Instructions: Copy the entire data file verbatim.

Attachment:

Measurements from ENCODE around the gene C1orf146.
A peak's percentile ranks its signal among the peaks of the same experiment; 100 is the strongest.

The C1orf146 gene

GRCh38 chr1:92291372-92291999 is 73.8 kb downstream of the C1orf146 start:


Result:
Measurements from ENCODE around the gene C1orf146.
A peak's percentile ranks its signal among the peaks of the same experiment; 100 is the strongest.

The C1orf146 gene

GRCh38 chr1:92291372-92291999 is 73.8 kb downstream of the C1orf146 start: